Microbiology Society informs House of Commons report on the antimicrobial potential of bacteriophages

05 January 2024

MT-Nov-2015-Society-logo-M.jpg 1

In January 2023, the Microbiology Society coordinated a response to a call for evidence launched by the House of Commons Science, Innovation and Technology Committee on the antimicrobial potential of bacteriophages. Earlier this week the Committee published the first major inquiry report, and we are pleased to report that our evidence has been considered and quoted extensively.

Bacteriophages are viruses that infect and destroy bacteria without damaging human cells, so have the potential to act as an alternative treatment for patients with bacterial infections. The inquiry sought to establish the strengths and weaknesses of bacteriophage therapy and identify opportunities for the UK government to adapt and improve existing policies.

Our response was informed by experts working in the field, and gave an overview of the state of bacteriophage research, assessed the strengths and weaknesses of bacteriophage therapy, considered the regulatory, clinical and academic barriers to the use of bacteriophages and highlighted opportunities for the government to support the bacteriophage research community and improve the route to bacteriophage therapy for patients and clinicians in the UK.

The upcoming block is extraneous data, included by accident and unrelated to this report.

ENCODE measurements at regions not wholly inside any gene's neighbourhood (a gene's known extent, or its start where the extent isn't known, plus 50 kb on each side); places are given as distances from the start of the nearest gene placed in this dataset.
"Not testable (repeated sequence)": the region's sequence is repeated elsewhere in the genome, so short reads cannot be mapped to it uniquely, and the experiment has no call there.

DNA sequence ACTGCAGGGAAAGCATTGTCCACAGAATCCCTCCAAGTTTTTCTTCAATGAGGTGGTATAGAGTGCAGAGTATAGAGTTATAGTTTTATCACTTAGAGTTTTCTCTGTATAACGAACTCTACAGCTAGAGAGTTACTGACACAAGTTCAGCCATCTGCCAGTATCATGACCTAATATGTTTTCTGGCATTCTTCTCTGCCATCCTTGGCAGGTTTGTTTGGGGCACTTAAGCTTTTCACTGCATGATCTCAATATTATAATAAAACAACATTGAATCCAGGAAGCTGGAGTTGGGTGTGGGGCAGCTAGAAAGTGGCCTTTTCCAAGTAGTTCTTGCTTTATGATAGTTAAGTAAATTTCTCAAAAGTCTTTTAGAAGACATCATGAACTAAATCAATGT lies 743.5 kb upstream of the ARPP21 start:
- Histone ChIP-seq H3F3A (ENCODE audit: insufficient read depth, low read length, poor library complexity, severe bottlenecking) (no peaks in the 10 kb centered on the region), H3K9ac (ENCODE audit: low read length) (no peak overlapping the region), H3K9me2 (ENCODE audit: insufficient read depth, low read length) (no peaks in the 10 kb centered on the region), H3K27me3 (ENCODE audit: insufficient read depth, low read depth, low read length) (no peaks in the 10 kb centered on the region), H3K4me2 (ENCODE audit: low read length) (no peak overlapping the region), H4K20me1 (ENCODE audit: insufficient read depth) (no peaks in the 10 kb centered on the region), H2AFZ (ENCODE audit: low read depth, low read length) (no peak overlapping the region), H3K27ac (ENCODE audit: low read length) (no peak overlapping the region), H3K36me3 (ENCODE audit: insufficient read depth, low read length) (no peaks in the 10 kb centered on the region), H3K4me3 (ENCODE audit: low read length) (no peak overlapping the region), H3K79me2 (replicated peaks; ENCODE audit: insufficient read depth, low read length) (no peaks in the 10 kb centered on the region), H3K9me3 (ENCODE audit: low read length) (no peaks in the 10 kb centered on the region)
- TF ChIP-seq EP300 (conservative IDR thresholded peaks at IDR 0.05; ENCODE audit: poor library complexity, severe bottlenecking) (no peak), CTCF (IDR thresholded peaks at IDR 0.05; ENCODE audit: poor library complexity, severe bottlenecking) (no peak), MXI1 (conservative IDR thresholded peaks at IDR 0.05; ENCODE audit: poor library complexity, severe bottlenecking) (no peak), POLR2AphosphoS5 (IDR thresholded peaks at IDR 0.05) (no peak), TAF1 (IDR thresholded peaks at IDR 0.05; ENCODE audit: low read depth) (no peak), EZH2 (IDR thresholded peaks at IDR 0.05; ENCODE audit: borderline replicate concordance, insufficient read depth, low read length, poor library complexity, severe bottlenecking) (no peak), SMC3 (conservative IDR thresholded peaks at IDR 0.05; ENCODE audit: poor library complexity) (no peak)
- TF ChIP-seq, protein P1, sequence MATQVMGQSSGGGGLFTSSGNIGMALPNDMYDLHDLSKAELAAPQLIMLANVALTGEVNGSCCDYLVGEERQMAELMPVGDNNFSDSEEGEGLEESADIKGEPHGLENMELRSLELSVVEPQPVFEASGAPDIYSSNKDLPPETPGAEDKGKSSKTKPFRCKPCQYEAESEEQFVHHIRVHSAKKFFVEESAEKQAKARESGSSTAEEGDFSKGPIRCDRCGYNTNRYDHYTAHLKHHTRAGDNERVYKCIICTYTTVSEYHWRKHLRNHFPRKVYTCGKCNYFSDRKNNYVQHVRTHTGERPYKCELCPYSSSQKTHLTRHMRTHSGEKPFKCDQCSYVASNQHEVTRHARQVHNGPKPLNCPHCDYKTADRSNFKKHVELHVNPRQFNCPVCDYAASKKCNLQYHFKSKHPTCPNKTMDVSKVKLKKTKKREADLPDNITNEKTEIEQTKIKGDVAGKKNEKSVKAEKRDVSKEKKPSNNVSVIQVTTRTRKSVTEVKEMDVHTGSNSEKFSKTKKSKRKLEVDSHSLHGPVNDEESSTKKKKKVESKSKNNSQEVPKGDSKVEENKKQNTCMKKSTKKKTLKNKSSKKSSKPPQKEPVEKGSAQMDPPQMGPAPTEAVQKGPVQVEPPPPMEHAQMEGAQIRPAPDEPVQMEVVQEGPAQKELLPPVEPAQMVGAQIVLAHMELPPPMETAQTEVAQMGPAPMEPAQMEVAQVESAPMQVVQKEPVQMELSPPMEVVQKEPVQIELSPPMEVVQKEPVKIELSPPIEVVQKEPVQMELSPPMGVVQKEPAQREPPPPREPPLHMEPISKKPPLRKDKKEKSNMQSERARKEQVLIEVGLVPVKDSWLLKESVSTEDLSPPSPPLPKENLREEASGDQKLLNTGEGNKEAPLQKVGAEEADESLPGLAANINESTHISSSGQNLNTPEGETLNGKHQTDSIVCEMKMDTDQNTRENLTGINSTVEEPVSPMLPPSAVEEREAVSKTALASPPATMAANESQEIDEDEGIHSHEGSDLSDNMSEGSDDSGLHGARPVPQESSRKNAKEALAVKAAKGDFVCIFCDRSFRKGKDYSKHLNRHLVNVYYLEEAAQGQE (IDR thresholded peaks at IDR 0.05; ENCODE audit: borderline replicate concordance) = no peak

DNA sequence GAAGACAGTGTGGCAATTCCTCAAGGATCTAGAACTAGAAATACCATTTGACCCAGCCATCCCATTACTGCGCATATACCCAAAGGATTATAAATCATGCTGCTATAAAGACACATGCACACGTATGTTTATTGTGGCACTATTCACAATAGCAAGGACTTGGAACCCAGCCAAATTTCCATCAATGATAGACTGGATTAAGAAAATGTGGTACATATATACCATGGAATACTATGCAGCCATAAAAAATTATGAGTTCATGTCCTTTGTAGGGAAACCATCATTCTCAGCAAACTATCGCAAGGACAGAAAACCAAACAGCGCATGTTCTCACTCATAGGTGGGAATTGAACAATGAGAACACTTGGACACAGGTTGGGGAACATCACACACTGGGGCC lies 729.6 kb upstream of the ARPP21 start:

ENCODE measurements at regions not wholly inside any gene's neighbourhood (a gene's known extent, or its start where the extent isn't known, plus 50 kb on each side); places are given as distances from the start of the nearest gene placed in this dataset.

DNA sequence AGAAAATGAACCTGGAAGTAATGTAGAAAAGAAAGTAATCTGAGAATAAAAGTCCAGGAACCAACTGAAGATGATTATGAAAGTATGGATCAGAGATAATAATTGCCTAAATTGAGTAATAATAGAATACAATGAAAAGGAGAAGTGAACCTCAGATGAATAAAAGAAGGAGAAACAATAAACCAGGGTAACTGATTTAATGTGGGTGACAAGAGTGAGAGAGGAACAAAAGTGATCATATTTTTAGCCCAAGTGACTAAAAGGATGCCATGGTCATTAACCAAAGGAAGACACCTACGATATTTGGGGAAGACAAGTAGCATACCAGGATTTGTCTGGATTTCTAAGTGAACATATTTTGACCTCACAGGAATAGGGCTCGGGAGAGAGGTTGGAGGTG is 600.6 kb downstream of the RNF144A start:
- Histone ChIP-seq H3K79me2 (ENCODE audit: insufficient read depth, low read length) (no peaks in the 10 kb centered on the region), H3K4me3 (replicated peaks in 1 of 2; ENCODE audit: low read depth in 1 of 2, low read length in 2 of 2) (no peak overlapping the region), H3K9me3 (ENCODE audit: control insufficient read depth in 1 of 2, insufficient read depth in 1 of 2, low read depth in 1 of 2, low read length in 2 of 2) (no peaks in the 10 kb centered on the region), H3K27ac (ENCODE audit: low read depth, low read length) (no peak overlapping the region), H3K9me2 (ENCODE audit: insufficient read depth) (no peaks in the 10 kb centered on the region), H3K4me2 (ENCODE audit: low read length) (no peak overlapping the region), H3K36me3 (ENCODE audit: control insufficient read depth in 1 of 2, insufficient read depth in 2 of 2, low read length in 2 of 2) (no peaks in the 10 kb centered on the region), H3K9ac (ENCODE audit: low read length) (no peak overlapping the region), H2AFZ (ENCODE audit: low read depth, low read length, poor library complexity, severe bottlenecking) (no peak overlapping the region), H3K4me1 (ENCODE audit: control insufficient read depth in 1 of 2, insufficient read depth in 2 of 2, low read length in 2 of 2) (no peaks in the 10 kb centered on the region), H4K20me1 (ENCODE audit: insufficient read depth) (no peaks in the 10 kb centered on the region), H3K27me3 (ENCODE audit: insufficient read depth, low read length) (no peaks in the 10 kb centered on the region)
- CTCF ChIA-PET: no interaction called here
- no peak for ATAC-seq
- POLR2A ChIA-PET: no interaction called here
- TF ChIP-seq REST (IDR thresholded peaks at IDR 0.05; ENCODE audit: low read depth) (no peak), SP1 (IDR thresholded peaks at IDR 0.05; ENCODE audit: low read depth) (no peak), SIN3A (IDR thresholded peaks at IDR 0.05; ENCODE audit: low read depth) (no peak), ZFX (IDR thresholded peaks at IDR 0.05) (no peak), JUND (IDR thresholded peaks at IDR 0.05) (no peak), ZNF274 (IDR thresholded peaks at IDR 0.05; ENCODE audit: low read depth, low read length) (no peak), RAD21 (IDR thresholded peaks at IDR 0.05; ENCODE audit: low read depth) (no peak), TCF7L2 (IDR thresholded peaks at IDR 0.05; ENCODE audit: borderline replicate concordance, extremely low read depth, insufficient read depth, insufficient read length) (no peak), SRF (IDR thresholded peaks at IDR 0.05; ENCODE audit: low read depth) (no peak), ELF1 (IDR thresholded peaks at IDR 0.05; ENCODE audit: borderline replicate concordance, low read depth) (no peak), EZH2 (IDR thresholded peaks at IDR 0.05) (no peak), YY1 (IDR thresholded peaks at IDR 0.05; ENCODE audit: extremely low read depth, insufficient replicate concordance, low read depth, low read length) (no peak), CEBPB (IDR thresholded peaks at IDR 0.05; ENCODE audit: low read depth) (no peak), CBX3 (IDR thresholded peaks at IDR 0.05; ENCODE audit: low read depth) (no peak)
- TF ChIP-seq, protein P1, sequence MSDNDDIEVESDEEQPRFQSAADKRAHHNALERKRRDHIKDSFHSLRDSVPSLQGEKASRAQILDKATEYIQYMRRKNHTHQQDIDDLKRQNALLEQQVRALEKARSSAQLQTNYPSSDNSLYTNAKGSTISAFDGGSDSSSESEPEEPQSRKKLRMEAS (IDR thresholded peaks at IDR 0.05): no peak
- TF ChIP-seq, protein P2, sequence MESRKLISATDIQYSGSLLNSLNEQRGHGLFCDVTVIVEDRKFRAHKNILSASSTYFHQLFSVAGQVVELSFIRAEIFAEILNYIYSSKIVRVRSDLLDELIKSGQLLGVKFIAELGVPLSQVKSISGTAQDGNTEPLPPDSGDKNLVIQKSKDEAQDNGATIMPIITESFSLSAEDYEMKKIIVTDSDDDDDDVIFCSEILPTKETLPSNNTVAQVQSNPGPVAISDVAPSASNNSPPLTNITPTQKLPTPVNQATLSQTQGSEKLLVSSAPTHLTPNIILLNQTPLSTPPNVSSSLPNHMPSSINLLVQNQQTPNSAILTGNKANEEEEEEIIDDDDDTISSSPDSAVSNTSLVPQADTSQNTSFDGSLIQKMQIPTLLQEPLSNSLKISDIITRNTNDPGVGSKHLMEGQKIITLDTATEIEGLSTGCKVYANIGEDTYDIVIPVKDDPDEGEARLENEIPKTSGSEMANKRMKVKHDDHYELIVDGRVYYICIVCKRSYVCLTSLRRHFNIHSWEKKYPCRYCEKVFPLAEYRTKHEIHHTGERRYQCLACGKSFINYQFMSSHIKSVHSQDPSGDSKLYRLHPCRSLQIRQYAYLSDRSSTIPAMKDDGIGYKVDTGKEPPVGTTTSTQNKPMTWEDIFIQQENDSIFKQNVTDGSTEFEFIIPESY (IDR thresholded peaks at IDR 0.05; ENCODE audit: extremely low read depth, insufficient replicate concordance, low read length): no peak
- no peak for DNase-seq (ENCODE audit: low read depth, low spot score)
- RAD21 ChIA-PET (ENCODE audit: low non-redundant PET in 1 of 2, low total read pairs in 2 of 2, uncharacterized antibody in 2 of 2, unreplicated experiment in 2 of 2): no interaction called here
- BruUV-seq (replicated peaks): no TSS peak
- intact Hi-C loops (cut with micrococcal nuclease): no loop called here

We are pleased to see that the inquiry report published this week refers to the evidence we provided. Notably, the report cites the need for: a national manufacturing facility able to produce bacteriophages to Good Manufacturing Practices (GMP) standard; more funding for bacteriophage research; and the MHRA to consider allowing the compassionate use of non-GMP phages produced in the UK for the last resort medical cases. It highlights that the development of bacteriophage therapies is currently at an impasse, and that regulators and policymakers need to address issues in the space if we are to harness the potential of bacteriophage therapy to improve patient outcomes and reduce antimicrobial resistance.

We greatly appreciate any opportunity to contribute to scientific policy and are delighted that our evidence has proved useful to the Committee. The Microbiology Society has access to a broad, deep range of expertise and is well-placed to provide support, evidence and advice to policymakers. We wish to convey our full support to the Science, Innovation and Technology Committee, and are keen to further assist it in its inquiry.

To discuss this further, please email [email protected].

You can read our full response to the call for evidence on our website, and the inquiry report online.